This 2020 video is called Mating Dance of the Puffin.
Scientists shed new light on how seabirds cruise through air and water
June 30, 2020
New insight on how four species of seabirds have developed the ability to cruise through both air and water has been published today in the open-access journal eLife.
The study reveals that these birds, from the Alcidae family which includes puffins, murres and their relatives, produce efficient propulsive wakes while flying and swimming. This means that the animals likely spend relatively low amounts of metabolic energy when creating the force they need to move in both air and water. The findings suggest that alcids have been optimised for movement in very different environments through the course of their evolution.
“Birds that use their wings for ‘flight’ in air and water are expected to fly poorly in both environments compared to those that stick to either air or water only,” explains first author Anthony Lapsansky, a PhD candidate at the Field Research Station at Fort Missoula, Division of Biological Sciences, University of Montana, US. “In other words, these jacks-of-all-trades should be the masters of none. Interestingly, however, alcids seem to contradict this notion of a trade-off between aerial and aquatic flight performance, and we wanted to investigate this further.”
To gain a better understanding of the potential evolutionary trade-offs between these two types of flight, Lapsansky and his team tested whether alcids exhibit ‘efficient Strouhal numbers’ when flying in water and air. Animals move in these environments by using oscillating appendages. The Strouhal number describes the frequency at which an animal produces pulses of force with these appendages to power its movement. Only a narrow range of Strouhal numbers are efficient — if a bird flaps its wings too fast or too slow, for a given amplitude and flight speed, then it wastes energy. But most birds have converged on this narrow range of Strouhal numbers, meaning that selection has tuned them to exhibit efficient flapping and swimming movements.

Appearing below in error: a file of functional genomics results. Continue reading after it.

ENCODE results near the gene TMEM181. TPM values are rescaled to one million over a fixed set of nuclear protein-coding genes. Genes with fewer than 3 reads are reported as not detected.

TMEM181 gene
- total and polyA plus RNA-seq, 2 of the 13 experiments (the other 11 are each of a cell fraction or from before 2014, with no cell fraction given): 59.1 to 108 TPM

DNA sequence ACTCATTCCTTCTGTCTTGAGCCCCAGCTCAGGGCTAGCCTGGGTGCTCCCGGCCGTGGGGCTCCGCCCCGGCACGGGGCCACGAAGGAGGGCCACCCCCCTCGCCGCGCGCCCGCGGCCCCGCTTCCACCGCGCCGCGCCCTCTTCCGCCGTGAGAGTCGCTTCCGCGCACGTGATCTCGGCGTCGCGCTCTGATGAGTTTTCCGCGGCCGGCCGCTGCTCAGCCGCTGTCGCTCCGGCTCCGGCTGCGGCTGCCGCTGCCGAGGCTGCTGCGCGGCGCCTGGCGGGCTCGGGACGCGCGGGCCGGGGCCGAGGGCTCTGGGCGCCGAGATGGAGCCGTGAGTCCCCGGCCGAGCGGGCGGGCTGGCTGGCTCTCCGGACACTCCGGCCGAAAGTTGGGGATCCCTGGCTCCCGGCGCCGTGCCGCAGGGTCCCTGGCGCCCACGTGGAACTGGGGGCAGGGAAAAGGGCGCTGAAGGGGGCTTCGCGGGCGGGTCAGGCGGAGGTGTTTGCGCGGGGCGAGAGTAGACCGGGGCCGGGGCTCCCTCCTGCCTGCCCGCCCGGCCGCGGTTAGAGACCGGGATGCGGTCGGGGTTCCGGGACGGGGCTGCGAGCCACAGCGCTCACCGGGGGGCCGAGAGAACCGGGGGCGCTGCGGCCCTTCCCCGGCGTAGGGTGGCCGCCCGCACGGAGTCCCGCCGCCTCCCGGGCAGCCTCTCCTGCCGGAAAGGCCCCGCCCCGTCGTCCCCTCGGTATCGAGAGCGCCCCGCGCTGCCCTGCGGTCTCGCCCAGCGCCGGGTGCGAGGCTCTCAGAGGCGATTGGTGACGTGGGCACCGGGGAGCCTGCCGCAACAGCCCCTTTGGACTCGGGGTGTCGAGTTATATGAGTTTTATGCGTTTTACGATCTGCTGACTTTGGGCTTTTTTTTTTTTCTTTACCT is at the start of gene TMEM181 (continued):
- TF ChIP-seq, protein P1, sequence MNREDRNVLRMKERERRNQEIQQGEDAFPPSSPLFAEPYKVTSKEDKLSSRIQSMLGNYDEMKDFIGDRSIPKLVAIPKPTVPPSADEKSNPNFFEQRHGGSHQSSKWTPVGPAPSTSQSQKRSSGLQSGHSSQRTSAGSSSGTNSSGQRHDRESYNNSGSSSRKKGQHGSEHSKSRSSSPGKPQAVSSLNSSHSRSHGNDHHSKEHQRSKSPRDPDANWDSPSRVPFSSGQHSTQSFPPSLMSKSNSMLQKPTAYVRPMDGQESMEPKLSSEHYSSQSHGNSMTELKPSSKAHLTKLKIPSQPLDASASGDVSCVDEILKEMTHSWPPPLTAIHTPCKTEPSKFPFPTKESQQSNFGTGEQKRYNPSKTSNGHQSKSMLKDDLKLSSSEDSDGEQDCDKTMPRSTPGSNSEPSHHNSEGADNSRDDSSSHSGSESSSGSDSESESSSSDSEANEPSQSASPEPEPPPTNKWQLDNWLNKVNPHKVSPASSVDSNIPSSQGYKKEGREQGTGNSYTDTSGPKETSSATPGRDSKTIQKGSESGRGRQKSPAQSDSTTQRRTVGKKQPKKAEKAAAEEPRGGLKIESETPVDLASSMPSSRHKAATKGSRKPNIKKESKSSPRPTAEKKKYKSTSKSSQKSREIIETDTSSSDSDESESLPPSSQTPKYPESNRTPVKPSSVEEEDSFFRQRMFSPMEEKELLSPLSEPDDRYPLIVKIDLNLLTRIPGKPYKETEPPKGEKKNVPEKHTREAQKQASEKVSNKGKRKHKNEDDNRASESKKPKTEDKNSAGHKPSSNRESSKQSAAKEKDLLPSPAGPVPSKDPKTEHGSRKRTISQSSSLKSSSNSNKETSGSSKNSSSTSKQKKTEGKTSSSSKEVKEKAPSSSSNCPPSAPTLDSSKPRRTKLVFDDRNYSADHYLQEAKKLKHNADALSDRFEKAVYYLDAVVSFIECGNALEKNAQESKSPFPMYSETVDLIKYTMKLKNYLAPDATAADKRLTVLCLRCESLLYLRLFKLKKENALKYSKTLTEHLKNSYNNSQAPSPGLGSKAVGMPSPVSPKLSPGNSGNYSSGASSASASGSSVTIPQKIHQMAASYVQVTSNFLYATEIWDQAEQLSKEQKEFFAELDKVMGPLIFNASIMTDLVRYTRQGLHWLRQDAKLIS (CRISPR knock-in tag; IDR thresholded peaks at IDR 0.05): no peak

Additionally, Lapsansky and his team were interested to see whether birds that fly in air and water use their muscles in the same way in both environments. “Muscles typically consist of fibers which are tuned for specific activities, but this hardly seems possible when the same muscles are used for movement in two drastically different environments,” Lapsansky says. “We hypothesised that alcids maintain efficient Strouhal numbers and consistent stroke velocities across air and water, which would allow them to mitigate the costs of being able to cruise through both environments.”
The team used videography to measure the wing movements of four species of alcids that differ substantially in body mass (450g to 1kg) and represent distant branches of the alcid family tree. Their measurements showed that alcids cruise at Strouhal numbers between 0.10 and 0.40 in both air and water, similar to animals that stick to air or water only, but flap their wings approximately 50% slower in water. This suggests that the birds either contract their muscles at inefficient velocities or maintain a two-geared muscle system, highlighting a clear cost to using their wings for movement in air and water.
“Our work provides detailed new insight into how evolution has shaped alcid flight in response to competing environmental demands in air and water,” concludes senior author Bret Tobalske, Professor and Director of the Field Research Station at Fort Missoula, Division of Biological Sciences, University of Montana. “Further research is now needed to understand the necessary changes that take place in the flight muscles of these birds to allow them to transition between air and water and back again.”